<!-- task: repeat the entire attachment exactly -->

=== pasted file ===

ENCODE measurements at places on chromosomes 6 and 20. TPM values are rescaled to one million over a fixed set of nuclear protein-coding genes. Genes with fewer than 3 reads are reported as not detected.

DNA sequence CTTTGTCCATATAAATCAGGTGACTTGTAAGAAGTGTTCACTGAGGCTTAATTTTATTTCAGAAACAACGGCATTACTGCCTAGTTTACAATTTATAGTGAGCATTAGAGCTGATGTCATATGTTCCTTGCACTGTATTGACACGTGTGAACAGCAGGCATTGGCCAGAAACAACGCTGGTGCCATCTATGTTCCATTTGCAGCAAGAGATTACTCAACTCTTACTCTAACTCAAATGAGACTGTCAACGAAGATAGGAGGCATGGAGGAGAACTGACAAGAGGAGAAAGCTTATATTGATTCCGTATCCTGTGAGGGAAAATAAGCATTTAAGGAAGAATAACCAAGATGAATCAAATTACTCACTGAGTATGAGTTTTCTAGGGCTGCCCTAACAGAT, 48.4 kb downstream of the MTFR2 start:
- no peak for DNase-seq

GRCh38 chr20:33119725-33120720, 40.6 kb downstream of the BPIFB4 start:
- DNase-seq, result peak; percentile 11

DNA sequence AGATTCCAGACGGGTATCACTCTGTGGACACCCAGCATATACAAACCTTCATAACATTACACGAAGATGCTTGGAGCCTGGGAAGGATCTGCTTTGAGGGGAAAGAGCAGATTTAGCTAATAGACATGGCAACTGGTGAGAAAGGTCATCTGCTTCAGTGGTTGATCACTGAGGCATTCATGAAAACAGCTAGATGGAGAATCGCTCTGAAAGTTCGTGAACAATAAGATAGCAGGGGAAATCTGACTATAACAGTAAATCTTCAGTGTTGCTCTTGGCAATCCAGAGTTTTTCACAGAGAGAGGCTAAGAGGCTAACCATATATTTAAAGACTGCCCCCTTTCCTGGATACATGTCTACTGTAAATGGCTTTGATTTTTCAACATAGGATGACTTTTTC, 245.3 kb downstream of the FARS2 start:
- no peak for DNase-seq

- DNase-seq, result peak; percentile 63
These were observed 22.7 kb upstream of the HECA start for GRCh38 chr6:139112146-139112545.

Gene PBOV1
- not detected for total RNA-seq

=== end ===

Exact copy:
ENCODE measurements at places on chromosomes 6 and 20. TPM values are rescaled to one million over a fixed set of nuclear protein-coding genes. Genes with fewer than 3 reads are reported as not detected.

DNA sequence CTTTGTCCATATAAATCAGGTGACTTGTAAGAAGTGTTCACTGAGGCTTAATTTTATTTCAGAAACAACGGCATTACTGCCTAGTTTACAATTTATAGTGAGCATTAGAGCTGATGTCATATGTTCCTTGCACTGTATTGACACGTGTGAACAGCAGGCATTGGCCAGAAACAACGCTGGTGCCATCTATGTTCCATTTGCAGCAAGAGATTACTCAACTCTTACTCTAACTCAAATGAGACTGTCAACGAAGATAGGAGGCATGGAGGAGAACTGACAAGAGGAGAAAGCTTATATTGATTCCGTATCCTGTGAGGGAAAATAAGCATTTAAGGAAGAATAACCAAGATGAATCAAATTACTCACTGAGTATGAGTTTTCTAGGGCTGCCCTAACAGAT, 48.4 kb downstream of the MTFR2 start:
- no peak for DNase-seq

GRCh38 chr20:33119725-33120720, 40.6 kb downstream of the BPIFB4 start:
- DNase-seq, result peak; percentile 11

DNA sequence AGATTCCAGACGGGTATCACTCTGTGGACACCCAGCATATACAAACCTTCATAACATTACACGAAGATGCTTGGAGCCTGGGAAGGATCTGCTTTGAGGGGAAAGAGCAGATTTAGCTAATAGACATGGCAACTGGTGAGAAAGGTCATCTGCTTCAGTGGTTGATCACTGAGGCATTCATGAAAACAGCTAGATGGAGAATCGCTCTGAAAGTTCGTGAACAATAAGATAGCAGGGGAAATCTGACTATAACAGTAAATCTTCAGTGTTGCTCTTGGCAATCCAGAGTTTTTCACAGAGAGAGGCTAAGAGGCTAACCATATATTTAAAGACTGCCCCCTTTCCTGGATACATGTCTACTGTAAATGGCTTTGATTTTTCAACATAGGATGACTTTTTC, 245.3 kb downstream of the FARS2 start:
- no peak for DNase-seq

- DNase-seq, result peak; percentile 63
These were observed 22.7 kb upstream of the HECA start for GRCh38 chr6:139112146-139112545.

Gene PBOV1
- not detected for total RNA-seq